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PART IV. 


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Product and Process Management

The PRODUCT AND PROCESS MANAGEMENT that we supported, resulted in establishnig seven different focused factories over three years. These focused factories had significantly different manufacturing layouts and prod­ucts. These products are displayed in Figure 4 to show the spectrum of products and technologies that were supported by the reengineered organizations.

Initial layouts included the following configurations: "U shaped," "W" shaped, "Airline" type progressive assembly, straight line conveyor, and a "Hub" shaped manufacturing line.

We tried to adopt some common features to all cells. The use of distributed docks, was one example. Availability of a dedicated dock enabled frequent receiving of small quan­tities, almost completely eliminated lost material, and removed delays such as inspection and material review board decisions. The advantages of shipping from a dedi­cated dock also ensures timeliness, increased order ship­ment accuracy and reduced needs for fork trucks.

2. Offices

Locating the offices of the focused factory groups on the shop floor was important. Building office areas right on the manufacturing facility, to house the organizational team, increased responsiveness. All of the individuals necessary to solve 95% or more of the problems were located within 30 seconds of the problem.

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3. Daily Meetings

Daily meetings can be unproductive if not properly man­aged. Not having them can be successful, however it is like operating a "no huddle" offense in American football. It requires a high level of intuitive teamwork and functional expertise within the team. Our technique was t j assign a rotating chair-person to coordinate the meeting to assure that: a) it was held early in the shift, b) no more that 5 minutes were spent on parts shortages, c) at least 5 minutes was dedicated to discuss process problems, d) the meeting could not last more than 15 minutes total, e) a documented logbook was kept to track problems, solutions dates, responsible individuals, f) it maintained an im­provement focus, and g) it had representatives from Oper­ating, Engineering and Materials Management. These daily meetings seem to be an important ingredient for initial success, and then reducing their frequency can be selected as a process improvement task that everyone will support.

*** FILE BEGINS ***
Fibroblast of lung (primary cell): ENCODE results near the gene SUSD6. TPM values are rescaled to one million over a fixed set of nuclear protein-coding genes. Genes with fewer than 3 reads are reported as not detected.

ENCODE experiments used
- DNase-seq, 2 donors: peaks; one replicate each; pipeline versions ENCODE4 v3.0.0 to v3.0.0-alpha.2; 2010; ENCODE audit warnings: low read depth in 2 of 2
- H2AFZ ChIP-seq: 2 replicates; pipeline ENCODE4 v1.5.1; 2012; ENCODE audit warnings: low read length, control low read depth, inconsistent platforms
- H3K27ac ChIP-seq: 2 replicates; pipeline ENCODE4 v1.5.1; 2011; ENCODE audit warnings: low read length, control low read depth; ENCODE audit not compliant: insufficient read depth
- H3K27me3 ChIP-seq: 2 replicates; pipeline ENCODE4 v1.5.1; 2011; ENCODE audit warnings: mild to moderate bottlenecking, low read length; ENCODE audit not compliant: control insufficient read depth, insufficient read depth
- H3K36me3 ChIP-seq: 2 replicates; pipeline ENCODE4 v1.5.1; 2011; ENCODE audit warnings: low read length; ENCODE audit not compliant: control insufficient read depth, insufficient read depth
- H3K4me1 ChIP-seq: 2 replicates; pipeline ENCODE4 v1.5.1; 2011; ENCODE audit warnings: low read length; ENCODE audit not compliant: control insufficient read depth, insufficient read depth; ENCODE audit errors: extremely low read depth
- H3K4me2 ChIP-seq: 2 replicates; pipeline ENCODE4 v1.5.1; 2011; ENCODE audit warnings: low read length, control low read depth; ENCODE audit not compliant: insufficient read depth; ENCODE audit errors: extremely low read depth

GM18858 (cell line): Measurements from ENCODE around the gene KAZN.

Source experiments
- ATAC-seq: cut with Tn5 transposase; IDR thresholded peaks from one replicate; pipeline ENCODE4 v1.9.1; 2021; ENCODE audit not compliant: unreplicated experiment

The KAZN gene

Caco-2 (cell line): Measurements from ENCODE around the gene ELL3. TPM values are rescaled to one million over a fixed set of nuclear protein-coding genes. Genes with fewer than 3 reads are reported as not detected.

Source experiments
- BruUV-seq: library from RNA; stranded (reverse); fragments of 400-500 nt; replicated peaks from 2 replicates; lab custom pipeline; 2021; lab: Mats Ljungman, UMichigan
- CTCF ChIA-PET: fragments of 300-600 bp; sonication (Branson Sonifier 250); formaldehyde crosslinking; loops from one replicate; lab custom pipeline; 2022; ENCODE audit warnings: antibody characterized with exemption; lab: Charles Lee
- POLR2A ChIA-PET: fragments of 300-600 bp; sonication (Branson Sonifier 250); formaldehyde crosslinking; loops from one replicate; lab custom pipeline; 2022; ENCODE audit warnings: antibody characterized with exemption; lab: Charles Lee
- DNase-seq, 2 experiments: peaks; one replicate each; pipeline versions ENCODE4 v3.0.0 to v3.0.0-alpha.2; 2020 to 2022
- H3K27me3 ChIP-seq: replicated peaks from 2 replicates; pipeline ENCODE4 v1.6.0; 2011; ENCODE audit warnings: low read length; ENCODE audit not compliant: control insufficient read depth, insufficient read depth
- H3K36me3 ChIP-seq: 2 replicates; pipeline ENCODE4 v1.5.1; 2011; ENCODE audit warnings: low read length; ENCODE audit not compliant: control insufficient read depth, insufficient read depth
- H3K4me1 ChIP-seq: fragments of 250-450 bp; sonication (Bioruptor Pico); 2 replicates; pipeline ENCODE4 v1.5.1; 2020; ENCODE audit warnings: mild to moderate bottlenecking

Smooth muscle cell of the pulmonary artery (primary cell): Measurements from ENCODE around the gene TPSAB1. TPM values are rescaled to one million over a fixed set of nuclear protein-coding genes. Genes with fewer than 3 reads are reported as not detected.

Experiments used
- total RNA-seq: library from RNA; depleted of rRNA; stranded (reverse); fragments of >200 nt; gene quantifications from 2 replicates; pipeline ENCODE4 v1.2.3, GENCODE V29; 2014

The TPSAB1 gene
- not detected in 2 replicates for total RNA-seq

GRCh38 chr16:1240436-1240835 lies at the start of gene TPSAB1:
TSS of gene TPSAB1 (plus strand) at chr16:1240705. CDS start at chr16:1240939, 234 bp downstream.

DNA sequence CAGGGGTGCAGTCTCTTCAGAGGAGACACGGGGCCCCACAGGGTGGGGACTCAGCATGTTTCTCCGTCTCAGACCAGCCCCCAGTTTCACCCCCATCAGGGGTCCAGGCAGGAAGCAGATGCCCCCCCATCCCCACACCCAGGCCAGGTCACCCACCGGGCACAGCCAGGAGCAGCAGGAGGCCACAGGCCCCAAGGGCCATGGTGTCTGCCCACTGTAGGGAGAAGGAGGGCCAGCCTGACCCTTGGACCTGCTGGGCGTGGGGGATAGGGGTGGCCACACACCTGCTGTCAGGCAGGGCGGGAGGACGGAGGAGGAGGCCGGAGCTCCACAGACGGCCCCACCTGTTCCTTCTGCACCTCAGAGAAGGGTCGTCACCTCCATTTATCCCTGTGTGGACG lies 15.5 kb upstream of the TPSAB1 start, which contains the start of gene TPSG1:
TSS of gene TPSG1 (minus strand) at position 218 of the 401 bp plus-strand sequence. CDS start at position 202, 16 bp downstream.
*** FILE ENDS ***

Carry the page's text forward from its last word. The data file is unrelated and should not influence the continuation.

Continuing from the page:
4. Education

Educational needs were reviewed on a regular basis, and a delegate from each of the three groups was designated to

suggest common education and/or training that would be beneficial for everyone. Commitment to training was nec­essary because the tendency was for individuals to develop an "I've already learned that" attitude after having been assigned to focused factories for awhile. One mistake we made was to not compile and maintain a comprehensive training program matrix to track progress against needs. Individual participation must be mandatory. Employee involvement education is important in each organizational team, because some associates have been isolated from decision making for so long, that to simply ask them to participate doesn't work.

5. Recognition Programs

The following four programs that are found in many companies under the auspices of many titles were an example of the types of individual recognition programs that we found to be successful.

• QUALITY OF WORK LIFE (QWL)—voluntary, and works on programs the group identifies as important.

• ALLIANCE—represents small group improvement ac­tivity that requires all employees to participate, focus­ing on solving specific production process problems.

• OPPORTUNITY THROUGH TEAMWORK—facili­tated team building training (similar to Outward Bound).

• PRAISE—Allows any management employee to award any employee a cash amount for doing something beyond the normal duties of their normal assignment, and no approvals are required for this grant to be paid.

To be Continued


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